Wednesday, December 4, 2013

Fruit retrospective

Some images of fruit from this past season. This was the first year for peaches and grapes.



Tuesday, December 3, 2013

Autumn greens, willow, and apples

My daughter started some kale, lettuce and chard for me in a pot on September 5. As the photo from October 6  shows, the seedlings grew well through the fair weather of September; however, something devoured all of the lettuce shortly before transplanting. Fortunately, the kale (~40) and chard (~12) made it into a garden frame and under cover before the cold weather started (Oct 20). We won't be able to pick any of the greens this winter but we will have an early start in the spring. The kale would need to be planted in late July/early August in order to be mature enough to nurture and harvest through the winter cold. Maybe next year...



I ordered several varieties of willow this spring, but didn't get it planted until September. After spending several months in the refrigerator I didn't hold out much hope for them, however more than half of the cuttings sprouted leaves and appear to be thriving.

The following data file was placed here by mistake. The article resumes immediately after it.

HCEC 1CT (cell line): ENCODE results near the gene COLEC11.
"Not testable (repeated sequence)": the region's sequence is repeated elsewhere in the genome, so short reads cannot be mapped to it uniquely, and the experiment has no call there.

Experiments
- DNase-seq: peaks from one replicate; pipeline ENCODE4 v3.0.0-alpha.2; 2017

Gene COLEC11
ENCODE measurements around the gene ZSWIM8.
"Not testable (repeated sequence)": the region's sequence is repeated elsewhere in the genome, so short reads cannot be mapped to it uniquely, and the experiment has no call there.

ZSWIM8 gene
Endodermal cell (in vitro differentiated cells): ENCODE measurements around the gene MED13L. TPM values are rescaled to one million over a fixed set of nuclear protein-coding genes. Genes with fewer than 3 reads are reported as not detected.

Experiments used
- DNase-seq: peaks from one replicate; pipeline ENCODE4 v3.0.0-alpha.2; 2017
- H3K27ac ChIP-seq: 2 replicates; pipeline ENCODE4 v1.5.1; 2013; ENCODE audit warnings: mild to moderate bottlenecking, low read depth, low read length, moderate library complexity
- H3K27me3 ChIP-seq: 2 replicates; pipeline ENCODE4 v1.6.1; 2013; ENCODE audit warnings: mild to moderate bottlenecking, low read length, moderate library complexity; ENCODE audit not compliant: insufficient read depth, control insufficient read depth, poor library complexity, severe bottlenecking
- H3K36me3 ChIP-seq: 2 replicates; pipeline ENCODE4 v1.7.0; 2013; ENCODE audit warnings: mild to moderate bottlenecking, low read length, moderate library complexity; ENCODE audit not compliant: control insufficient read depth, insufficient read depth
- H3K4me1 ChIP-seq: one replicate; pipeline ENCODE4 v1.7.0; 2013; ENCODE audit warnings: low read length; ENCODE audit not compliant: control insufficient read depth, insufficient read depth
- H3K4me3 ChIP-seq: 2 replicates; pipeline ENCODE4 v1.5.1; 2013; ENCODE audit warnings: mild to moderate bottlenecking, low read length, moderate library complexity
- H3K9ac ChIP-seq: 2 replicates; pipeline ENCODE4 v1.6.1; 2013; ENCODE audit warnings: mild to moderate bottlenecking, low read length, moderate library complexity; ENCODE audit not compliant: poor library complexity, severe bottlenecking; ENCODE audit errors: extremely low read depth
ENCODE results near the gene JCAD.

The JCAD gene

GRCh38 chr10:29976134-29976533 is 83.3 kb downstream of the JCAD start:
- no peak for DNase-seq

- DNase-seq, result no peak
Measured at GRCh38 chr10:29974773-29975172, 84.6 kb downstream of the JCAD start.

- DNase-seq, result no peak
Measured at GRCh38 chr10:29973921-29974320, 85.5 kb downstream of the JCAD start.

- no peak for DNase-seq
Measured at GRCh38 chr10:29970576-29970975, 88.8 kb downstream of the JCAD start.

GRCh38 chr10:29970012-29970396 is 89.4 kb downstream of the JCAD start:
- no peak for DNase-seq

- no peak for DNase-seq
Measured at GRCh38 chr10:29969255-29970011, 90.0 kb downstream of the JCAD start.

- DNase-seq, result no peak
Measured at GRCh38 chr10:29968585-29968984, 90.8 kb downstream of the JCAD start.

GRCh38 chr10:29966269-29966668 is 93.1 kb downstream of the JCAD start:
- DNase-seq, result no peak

We picked about 50 lbs of Gala and Braeburn apples from our trees in late-October. They have a lot of blemishes but these are mostly skin deep and the sweetness and crunch of the apples once peeled is unexcelled. These apples will last us into January with daily consumption. The best place I have found to store apples is in the produce drawer of the refrigerator. Technically the best storage conditions are 32 degrees F and 90% humidity, but the refrigerator will keep them in good condition until we have finished eating them in January.

Thursday, September 5, 2013

Rising from the ashes...

I guess it is fairly obvious now that I had to take a break from gardening this year. We have a new property in North Buffalo that came with raised beds that were overrun with weeds. After the move, I couldn't stand waiting any longer and spent five hours reclaiming the garden last weekend. My hope is that we will be able to nurture some lettuce, kale, and other greens to maturity before the really cold weather hits in November. Stay tuned...

Thursday, July 18, 2013

Eggshells for slug control

I noticed an article on LifeHacker that references a Popular Mechanics article stating: "Crush eggshells into small pieces and sprinkle them on top of the soil. Slugs, cutworms, and other insects are put off by the crunch when they crawl over the sharp edges and will leave for softer pastures. You can also toss the crushed shells into your compost heap. They break down quickly and give your plants a much-needed dose of calcium, which can help with bottom-end rot, a calcium deficiency found in some plants." I will have to try that out when I get back to the garden.